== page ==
Whilst we’ve only had a glimpse at a few photos from that wedding, we did recently get to see a range of images from the wedding of US actress Lena Dunham to musician Luis Felber in London. Over 40 images were published in Vogue and we are treated to a very intimate look inside a celebrity wedding. This time, the photographer was Jonny Ruff, who is better known as a British filmmaker. His photos have a refreshing irreverence to them. They are just photos at a wedding rather than wedding photos. The wedding just happens to have superstar elements like Taylor Swift as a bridesmaid. They document the day from the inside and they show a great sense of celebration, love, plus rock n roll. I cannot look at them enough times. It reminds me of the very first wedding that I shot. I guess I wasn’t a wedding photographer then either.

I find myself recently thinking more and more about how can I get this sense of non-wedding photos, in the ones I take after more than 20 years of shooting weddings? All this time, we’ve been trying to elevate how these days looked but when you let go of that and just take pictures of everything around you without worrying about it all being perfect, could that be truly magic?


Love it or loathe it, this app is currently huge for both Gen Z and Millenials. If they are checking in on it often, then they are aware of what’s trending on there. Often it is content that encourages interaction with others and when do groups get together? Yes, at weddings. So we are now seeing TikTok content being created at weddings. If your clients are into it, then maybe you need to be too. Now if that terrifies you, don’t panic. You do not have to be a performer, lip-syncing your way through a wedding. Instead, think about bringing some of the elements into how you present your work. Showing a slideshow of images set to music on your social media can be an impactful way to present your work. It’s never been easier to create these using apps or my gallery provider Pic-Time has these built-in.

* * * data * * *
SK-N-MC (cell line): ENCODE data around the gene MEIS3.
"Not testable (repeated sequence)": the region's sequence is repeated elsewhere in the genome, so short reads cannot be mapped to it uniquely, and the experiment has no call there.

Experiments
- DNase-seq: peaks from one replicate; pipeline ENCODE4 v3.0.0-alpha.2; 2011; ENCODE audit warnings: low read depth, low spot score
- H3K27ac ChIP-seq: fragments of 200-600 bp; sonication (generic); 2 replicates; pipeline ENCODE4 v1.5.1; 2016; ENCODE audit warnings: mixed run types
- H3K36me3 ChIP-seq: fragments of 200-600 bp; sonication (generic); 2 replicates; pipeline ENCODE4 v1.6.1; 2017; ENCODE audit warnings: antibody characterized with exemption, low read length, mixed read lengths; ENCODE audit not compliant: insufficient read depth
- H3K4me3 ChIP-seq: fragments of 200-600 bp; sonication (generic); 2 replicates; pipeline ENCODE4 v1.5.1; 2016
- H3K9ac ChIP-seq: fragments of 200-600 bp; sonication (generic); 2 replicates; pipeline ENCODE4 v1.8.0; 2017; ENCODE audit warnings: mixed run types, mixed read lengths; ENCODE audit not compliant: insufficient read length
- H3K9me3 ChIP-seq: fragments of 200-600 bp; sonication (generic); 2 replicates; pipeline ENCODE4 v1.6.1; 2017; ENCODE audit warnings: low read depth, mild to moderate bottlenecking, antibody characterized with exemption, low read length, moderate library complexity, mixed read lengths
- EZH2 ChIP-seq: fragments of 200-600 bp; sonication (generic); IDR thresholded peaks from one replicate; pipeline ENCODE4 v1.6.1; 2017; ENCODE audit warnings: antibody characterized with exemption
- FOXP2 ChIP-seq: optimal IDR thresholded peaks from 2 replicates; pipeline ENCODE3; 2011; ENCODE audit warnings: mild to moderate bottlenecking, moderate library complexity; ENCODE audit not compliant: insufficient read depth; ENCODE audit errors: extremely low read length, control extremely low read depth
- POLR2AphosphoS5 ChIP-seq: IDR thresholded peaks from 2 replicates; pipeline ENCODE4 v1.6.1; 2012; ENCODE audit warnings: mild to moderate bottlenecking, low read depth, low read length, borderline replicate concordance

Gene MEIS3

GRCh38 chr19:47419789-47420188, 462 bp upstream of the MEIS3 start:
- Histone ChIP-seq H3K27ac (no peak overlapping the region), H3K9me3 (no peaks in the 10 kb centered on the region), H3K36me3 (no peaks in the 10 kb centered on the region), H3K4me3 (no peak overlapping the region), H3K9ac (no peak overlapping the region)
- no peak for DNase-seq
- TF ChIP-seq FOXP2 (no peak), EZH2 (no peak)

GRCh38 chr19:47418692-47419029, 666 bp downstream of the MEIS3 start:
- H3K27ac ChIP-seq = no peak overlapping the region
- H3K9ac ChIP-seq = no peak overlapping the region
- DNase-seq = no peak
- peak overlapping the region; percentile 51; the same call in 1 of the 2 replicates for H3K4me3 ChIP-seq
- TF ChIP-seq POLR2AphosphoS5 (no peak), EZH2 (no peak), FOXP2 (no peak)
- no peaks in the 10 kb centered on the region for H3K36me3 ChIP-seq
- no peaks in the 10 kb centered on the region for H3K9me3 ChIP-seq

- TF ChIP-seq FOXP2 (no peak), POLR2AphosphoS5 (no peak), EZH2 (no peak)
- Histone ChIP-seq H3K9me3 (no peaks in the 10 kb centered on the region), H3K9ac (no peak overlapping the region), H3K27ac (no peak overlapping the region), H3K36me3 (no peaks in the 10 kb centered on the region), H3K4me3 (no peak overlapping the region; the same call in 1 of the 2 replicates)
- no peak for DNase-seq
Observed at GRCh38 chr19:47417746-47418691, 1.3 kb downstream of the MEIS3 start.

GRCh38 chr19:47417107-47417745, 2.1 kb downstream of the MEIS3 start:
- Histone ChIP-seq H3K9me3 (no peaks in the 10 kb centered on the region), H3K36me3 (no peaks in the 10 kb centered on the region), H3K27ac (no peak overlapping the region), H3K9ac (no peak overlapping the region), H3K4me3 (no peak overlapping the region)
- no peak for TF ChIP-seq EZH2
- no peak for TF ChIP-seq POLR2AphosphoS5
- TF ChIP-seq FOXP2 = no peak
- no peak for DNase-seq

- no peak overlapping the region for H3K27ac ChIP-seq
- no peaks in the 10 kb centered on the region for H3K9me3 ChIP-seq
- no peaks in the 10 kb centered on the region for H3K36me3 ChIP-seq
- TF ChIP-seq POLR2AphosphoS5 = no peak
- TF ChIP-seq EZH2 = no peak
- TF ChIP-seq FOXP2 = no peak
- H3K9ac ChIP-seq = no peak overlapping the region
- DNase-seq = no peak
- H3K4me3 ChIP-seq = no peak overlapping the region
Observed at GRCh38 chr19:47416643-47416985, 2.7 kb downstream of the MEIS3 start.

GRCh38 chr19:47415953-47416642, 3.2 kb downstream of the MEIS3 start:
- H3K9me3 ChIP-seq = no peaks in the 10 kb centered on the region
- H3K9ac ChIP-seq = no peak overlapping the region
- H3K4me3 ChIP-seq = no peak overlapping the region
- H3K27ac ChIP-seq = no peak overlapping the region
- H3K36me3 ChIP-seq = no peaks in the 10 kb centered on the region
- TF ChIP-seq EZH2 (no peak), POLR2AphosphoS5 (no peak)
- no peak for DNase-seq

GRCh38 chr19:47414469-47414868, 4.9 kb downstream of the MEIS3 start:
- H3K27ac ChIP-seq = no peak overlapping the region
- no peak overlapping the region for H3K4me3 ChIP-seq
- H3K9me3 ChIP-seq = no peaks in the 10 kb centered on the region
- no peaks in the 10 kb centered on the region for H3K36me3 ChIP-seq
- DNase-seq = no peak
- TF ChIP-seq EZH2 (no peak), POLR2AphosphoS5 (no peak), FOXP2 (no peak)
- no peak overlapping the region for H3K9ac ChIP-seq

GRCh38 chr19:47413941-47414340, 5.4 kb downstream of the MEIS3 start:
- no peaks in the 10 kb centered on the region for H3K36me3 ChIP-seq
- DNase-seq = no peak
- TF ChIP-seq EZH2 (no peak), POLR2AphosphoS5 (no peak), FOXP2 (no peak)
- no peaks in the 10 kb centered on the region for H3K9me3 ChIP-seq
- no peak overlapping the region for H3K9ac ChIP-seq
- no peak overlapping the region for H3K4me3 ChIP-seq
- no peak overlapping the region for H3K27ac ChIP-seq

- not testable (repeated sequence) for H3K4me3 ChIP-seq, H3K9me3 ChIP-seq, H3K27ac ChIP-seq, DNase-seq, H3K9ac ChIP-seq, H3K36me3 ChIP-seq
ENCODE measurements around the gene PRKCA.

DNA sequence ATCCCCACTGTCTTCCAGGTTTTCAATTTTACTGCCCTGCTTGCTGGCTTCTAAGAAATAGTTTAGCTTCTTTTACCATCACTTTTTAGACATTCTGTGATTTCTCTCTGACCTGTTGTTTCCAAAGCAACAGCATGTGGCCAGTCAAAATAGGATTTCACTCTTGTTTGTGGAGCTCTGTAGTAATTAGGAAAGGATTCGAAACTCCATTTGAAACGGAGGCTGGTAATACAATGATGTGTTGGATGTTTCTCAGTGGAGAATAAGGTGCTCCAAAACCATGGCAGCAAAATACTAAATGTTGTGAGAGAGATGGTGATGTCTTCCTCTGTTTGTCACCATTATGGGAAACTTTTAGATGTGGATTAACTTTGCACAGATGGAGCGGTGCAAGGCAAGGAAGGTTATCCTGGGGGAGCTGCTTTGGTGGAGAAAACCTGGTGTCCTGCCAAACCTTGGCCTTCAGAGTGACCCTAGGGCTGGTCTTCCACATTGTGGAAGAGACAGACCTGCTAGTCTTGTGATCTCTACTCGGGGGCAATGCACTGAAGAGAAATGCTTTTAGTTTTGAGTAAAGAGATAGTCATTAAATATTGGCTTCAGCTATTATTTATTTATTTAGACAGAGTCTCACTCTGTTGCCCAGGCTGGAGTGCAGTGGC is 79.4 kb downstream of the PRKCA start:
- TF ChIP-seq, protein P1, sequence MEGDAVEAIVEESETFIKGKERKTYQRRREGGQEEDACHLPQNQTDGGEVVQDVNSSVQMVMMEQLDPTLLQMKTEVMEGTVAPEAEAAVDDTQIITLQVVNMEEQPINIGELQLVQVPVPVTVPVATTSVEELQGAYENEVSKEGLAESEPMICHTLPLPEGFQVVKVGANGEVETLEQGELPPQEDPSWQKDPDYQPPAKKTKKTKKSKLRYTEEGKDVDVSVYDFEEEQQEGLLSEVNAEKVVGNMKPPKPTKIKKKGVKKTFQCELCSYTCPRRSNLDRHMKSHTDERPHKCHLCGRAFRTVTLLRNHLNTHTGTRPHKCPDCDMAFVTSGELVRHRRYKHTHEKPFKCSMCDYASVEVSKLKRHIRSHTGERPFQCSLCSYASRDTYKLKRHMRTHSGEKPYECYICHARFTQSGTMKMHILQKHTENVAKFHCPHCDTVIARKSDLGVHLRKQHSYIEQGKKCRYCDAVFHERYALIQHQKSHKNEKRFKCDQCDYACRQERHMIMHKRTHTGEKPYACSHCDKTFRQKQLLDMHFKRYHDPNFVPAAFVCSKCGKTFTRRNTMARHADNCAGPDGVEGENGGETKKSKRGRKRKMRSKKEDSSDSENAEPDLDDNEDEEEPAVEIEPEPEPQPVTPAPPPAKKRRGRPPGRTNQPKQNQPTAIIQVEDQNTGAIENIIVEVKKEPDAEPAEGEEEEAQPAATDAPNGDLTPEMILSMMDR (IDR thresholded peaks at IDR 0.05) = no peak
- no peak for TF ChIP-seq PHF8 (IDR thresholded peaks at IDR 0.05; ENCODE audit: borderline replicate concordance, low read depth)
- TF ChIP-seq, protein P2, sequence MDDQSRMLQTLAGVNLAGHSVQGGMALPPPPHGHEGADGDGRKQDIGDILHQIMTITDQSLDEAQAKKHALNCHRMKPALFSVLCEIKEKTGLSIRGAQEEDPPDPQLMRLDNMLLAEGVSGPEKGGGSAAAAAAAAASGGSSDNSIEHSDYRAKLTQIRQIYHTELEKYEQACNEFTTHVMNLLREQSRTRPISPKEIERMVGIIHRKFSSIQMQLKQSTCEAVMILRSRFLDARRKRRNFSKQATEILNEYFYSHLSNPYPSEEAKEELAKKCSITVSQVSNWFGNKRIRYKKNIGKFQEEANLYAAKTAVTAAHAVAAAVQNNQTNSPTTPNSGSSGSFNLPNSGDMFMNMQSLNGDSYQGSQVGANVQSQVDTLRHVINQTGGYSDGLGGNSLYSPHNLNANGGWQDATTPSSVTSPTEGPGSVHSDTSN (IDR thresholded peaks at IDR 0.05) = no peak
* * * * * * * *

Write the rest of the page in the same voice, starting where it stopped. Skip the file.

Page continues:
Or how about mixing in some video elements? These could be filmed on your phone, featuring Behind The Scenes clips on how you work or switch your camera over to movie mode and grab some footage. If it’s just for social media then you don’t have to go all out but later you can merge the moving images with your still ones to create some impactful content. Social media can feel like it’s so fast-paced that it’s overwhelming but think about this – last week one of the photographers in my Facebook group said that the wedding he shot that week had a person there, employed just to create TikToks and Instagram Reels!


This one has been building for a while now and I’d say it’s the biggest trend in wedding photography this year. Photographers are taking influence from fashion magazines when it comes to shooting weddings. So this means photographers are directing images with posing that looks intentionally like high-end fashion spreads, and the emphasis is on the style of a wedding and what the couple is wearing.

This trend might be driven by the fact that we had no real weddings to shoot for quite some time and in their absence, we saw a lot of styled wedding shoots. Away from the restraints of paying clients, photographers and stylists have been creating style-driven shoots that are now influencing how real wedding photography looks.

That’s my round-up of the trends that I’m seeing but, of course, you might have noticed some of your own or maybe you are even creating one.